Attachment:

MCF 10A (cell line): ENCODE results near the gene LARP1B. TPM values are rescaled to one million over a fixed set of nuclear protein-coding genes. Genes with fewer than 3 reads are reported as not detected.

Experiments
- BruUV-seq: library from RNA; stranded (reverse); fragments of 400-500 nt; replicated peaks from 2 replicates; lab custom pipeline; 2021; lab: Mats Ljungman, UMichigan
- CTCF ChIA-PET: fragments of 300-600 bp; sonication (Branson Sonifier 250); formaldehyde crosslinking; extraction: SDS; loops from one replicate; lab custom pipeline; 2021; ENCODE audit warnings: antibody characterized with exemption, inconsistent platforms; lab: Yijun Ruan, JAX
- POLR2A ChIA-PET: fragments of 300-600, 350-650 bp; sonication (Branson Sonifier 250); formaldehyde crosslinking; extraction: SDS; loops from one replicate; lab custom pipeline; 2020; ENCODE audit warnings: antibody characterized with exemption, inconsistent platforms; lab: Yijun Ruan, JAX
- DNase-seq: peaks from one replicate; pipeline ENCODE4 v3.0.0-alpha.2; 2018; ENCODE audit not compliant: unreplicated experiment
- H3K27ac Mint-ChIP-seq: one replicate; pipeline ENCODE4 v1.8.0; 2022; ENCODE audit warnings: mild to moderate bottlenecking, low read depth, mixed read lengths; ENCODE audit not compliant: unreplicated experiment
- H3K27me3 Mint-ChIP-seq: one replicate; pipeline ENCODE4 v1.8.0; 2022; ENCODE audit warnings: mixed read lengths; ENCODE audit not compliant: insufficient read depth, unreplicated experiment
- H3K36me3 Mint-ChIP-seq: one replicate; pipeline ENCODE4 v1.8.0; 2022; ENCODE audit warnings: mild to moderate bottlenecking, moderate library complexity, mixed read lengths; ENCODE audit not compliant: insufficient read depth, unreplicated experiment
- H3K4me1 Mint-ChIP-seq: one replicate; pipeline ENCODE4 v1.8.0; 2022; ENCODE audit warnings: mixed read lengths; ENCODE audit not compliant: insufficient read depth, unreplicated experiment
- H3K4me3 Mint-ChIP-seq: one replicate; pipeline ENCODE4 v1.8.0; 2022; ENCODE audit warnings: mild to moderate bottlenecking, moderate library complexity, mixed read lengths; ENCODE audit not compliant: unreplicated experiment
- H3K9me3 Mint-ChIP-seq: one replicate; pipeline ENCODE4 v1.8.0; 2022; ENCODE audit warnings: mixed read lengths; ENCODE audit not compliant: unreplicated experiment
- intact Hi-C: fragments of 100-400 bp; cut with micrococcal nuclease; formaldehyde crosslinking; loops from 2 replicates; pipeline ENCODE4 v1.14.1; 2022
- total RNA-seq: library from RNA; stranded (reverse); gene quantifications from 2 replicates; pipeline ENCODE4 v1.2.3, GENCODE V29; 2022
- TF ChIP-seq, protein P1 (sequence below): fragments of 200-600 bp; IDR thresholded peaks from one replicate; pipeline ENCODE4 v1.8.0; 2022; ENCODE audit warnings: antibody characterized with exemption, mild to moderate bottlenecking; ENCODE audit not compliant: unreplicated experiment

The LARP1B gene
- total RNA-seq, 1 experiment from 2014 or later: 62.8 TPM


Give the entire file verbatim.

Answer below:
MCF 10A (cell line): ENCODE results near the gene LARP1B. TPM values are rescaled to one million over a fixed set of nuclear protein-coding genes. Genes with fewer than 3 reads are reported as not detected.

Experiments
- BruUV-seq: library from RNA; stranded (reverse); fragments of 400-500 nt; replicated peaks from 2 replicates; lab custom pipeline; 2021; lab: Mats Ljungman, UMichigan
- CTCF ChIA-PET: fragments of 300-600 bp; sonication (Branson Sonifier 250); formaldehyde crosslinking; extraction: SDS; loops from one replicate; lab custom pipeline; 2021; ENCODE audit warnings: antibody characterized with exemption, inconsistent platforms; lab: Yijun Ruan, JAX
- POLR2A ChIA-PET: fragments of 300-600, 350-650 bp; sonication (Branson Sonifier 250); formaldehyde crosslinking; extraction: SDS; loops from one replicate; lab custom pipeline; 2020; ENCODE audit warnings: antibody characterized with exemption, inconsistent platforms; lab: Yijun Ruan, JAX
- DNase-seq: peaks from one replicate; pipeline ENCODE4 v3.0.0-alpha.2; 2018; ENCODE audit not compliant: unreplicated experiment
- H3K27ac Mint-ChIP-seq: one replicate; pipeline ENCODE4 v1.8.0; 2022; ENCODE audit warnings: mild to moderate bottlenecking, low read depth, mixed read lengths; ENCODE audit not compliant: unreplicated experiment
- H3K27me3 Mint-ChIP-seq: one replicate; pipeline ENCODE4 v1.8.0; 2022; ENCODE audit warnings: mixed read lengths; ENCODE audit not compliant: insufficient read depth, unreplicated experiment
- H3K36me3 Mint-ChIP-seq: one replicate; pipeline ENCODE4 v1.8.0; 2022; ENCODE audit warnings: mild to moderate bottlenecking, moderate library complexity, mixed read lengths; ENCODE audit not compliant: insufficient read depth, unreplicated experiment
- H3K4me1 Mint-ChIP-seq: one replicate; pipeline ENCODE4 v1.8.0; 2022; ENCODE audit warnings: mixed read lengths; ENCODE audit not compliant: insufficient read depth, unreplicated experiment
- H3K4me3 Mint-ChIP-seq: one replicate; pipeline ENCODE4 v1.8.0; 2022; ENCODE audit warnings: mild to moderate bottlenecking, moderate library complexity, mixed read lengths; ENCODE audit not compliant: unreplicated experiment
- H3K9me3 Mint-ChIP-seq: one replicate; pipeline ENCODE4 v1.8.0; 2022; ENCODE audit warnings: mixed read lengths; ENCODE audit not compliant: unreplicated experiment
- intact Hi-C: fragments of 100-400 bp; cut with micrococcal nuclease; formaldehyde crosslinking; loops from 2 replicates; pipeline ENCODE4 v1.14.1; 2022
- total RNA-seq: library from RNA; stranded (reverse); gene quantifications from 2 replicates; pipeline ENCODE4 v1.2.3, GENCODE V29; 2022
- TF ChIP-seq, protein P1 (sequence below): fragments of 200-600 bp; IDR thresholded peaks from one replicate; pipeline ENCODE4 v1.8.0; 2022; ENCODE audit warnings: antibody characterized with exemption, mild to moderate bottlenecking; ENCODE audit not compliant: unreplicated experiment

The LARP1B gene
- total RNA-seq, 1 experiment from 2014 or later: 62.8 TPM